“When you accept the fact that sometimes seasons are dry and time are hard and that God is in control of both, you will discover a sense of divine refuge, because the hope is in God and not in yourself.”- Charles Swindoll
“Many are the plans in the mind of a man, but it is the purpose of the Lord that will stand.”- Proverbs 19:21
- The principal of Northeast Elementary School (Evergreen Park, IL) calls the PTA meeting to order. Cub Scout Pack 3644, Den 6 stands at attention in the back of the auditorium/gymnasium. Selected as the Caller because of the one strong muscle in my body, my larynx, I begin the commands: (1) Color guards attention. (2) Color guards advance. (3) Please join me in the Pledge of Allegiance. (4) Post the colors. (5) Color guards dismissed.
- With Den 6’s mission accomplished, I returned to Mrs. Smalley’s third grade classroom to complete my school day.
While resplendent in my full Cub Scout uniform, crisply calling out commands conferred a sense of authority and control. However, that sense of authority and control only provided temporary relief from the persistent onslaught of bullying and sarcastic references to my physical stature. In Fearless, author Max Lucado dissects the destructive nature of fear. Hence, fear:
- corrodes our confidence in God’s goodness
- unleashes a swarm of anger-stirring doubts
- turns us into control freaks
- creates a form of spiritual amnesia
- makes safety our god
Therefore, Max observes, when God fails to meet our expectations, we spin endlessly in a tornado of questions. Consequently, our faith needs an anchor to counterbalance life’s fury of flying fists. Specifically, that anchor consists of a deep-seated, stabilizing belief in God’s sovereignty. As Twila Paris sings, “God is in control. We will choose to remember and never be shaken. There is no power above or beside Him.”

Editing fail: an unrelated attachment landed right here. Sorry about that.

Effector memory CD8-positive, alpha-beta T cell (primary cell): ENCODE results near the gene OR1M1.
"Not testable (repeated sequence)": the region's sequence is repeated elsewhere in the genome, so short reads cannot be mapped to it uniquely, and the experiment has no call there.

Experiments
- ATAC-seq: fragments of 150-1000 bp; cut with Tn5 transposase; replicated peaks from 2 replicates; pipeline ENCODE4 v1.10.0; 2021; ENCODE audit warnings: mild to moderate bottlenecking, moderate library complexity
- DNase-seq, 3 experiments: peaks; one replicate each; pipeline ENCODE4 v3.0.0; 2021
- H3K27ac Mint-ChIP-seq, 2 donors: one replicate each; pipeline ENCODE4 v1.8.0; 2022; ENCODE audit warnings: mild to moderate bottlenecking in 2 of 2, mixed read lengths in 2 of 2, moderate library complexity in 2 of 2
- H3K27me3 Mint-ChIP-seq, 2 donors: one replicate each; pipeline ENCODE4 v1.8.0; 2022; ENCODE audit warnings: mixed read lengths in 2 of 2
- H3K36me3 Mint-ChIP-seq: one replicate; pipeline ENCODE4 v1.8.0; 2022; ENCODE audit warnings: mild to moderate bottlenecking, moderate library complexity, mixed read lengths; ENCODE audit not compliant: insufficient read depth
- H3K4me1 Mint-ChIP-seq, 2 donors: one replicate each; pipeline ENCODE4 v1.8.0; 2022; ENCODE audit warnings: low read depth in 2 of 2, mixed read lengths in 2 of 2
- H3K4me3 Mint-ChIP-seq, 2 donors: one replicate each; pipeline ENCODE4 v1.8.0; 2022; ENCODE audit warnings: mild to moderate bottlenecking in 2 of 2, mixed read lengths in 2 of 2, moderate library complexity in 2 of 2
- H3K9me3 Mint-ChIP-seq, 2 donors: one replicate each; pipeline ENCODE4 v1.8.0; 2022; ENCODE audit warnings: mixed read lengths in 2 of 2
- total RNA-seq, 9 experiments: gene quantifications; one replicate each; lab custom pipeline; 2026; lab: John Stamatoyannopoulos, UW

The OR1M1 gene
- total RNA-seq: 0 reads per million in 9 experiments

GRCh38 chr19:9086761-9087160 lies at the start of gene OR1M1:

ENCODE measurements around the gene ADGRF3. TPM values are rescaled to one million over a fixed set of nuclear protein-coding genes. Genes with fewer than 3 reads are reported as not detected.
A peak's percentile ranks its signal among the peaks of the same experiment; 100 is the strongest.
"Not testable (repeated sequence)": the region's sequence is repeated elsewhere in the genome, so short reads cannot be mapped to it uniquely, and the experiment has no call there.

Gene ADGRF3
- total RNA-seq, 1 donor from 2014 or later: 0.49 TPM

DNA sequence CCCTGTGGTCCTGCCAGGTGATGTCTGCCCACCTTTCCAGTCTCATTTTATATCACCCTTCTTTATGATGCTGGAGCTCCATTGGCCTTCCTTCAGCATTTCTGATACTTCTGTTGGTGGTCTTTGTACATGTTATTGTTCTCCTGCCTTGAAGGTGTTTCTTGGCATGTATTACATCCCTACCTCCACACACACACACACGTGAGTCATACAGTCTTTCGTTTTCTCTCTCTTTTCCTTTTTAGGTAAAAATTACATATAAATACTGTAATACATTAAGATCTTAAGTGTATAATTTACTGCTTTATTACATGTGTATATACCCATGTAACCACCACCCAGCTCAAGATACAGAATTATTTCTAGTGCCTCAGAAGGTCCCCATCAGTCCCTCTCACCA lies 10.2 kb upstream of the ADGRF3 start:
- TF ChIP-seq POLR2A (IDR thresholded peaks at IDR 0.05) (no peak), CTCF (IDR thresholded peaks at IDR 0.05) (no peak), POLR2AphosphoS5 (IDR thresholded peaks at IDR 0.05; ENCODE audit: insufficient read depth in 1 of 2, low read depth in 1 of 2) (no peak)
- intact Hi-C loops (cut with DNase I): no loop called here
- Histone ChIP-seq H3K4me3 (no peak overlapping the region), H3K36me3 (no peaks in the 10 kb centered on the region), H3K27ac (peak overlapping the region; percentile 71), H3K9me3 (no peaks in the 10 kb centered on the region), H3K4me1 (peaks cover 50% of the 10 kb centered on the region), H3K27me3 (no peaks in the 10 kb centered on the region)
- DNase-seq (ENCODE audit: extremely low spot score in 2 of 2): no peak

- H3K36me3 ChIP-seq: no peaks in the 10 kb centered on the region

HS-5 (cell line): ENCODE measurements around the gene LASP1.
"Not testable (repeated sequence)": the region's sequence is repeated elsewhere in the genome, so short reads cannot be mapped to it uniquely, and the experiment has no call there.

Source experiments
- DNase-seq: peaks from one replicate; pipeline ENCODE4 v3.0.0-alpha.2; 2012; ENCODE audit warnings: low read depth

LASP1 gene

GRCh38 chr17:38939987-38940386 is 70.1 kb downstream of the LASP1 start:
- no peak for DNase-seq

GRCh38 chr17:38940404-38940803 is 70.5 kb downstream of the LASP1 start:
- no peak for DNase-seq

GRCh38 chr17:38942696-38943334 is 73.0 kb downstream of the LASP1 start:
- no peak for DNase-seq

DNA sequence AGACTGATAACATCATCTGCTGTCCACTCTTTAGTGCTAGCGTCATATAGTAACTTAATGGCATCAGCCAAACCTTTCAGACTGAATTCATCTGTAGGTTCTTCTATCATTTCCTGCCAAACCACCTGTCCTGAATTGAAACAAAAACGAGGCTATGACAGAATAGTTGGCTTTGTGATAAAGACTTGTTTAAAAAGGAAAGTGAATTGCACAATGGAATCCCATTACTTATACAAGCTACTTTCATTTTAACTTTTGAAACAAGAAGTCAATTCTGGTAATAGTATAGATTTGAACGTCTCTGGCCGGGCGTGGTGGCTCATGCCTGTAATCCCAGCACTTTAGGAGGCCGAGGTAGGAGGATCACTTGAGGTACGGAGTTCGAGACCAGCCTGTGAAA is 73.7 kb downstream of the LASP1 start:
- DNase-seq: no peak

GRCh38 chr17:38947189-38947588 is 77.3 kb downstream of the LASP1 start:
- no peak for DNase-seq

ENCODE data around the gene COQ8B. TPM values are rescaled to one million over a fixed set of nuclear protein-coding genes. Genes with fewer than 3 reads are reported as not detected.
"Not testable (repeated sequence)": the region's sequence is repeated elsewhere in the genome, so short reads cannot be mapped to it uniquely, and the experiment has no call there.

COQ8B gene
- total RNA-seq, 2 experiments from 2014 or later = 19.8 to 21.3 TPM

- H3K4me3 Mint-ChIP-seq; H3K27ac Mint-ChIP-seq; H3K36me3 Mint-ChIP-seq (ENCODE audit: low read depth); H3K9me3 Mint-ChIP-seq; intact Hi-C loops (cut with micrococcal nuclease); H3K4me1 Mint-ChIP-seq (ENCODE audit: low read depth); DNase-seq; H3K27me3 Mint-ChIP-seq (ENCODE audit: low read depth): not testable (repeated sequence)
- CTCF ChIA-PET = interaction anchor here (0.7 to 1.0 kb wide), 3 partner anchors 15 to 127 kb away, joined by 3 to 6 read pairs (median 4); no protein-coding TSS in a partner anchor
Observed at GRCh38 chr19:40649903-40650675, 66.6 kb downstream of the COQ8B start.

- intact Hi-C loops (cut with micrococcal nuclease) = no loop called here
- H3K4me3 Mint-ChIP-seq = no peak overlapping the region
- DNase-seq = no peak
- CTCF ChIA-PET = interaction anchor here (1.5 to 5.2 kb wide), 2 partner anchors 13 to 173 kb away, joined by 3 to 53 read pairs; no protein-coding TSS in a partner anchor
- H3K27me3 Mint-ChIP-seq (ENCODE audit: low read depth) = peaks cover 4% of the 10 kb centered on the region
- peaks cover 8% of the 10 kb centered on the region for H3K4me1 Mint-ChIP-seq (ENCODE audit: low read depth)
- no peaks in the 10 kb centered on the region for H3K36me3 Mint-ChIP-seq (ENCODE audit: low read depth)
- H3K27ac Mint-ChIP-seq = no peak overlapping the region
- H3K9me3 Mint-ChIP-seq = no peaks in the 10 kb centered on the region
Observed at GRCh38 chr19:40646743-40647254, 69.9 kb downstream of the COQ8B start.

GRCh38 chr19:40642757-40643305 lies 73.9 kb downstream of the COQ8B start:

As a result, bouncing back requires two things. First of all, we must express a willingness to let go of the past. Finally, our hearts need to be open to the new thing God offers. In addition, as Pastor Lucado encourages, keep calm and carry on.
In conclusion, John Ortberg asks us to consider what it would mean for us to ‘wake up in Jesus’ name’. Hence, John offers the following questions to ponder:
“If Jesus held unheralded sway when the alarm clock goes off, what kind of thoughts would pass through the mind? Would our heads be filled with anxieties about today and regrets about yesterday? Or would our first thoughts be the assurance as to who holds the day and who holds us?”